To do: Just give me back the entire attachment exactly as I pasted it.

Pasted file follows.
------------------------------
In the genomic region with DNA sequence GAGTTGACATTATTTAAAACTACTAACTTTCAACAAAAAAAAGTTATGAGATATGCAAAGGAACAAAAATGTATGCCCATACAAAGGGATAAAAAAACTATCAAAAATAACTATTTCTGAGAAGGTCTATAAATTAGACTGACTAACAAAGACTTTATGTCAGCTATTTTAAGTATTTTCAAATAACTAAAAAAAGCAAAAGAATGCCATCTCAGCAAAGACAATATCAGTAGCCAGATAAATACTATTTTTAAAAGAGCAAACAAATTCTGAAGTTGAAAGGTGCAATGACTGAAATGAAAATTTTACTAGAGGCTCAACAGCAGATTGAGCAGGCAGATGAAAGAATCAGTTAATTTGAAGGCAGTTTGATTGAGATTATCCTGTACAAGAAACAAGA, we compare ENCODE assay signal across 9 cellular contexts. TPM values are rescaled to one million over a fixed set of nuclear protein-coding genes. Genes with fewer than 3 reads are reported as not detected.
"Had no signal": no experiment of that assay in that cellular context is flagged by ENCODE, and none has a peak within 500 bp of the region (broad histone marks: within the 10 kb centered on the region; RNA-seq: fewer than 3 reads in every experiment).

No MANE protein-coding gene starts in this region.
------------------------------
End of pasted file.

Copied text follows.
In the genomic region with DNA sequence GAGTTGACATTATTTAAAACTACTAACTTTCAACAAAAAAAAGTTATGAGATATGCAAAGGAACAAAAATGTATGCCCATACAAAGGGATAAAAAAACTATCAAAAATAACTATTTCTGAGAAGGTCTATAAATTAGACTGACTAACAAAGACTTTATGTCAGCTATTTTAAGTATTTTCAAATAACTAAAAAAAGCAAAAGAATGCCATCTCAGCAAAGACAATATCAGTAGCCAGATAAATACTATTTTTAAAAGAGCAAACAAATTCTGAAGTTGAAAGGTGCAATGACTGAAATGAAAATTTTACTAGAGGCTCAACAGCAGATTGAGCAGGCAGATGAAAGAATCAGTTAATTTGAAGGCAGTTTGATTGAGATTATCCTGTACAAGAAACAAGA, we compare ENCODE assay signal across 9 cellular contexts. TPM values are rescaled to one million over a fixed set of nuclear protein-coding genes. Genes with fewer than 3 reads are reported as not detected.
"Had no signal": no experiment of that assay in that cellular context is flagged by ENCODE, and none has a peak within 500 bp of the region (broad histone marks: within the 10 kb centered on the region; RNA-seq: fewer than 3 reads in every experiment).

No MANE protein-coding gene starts in this region.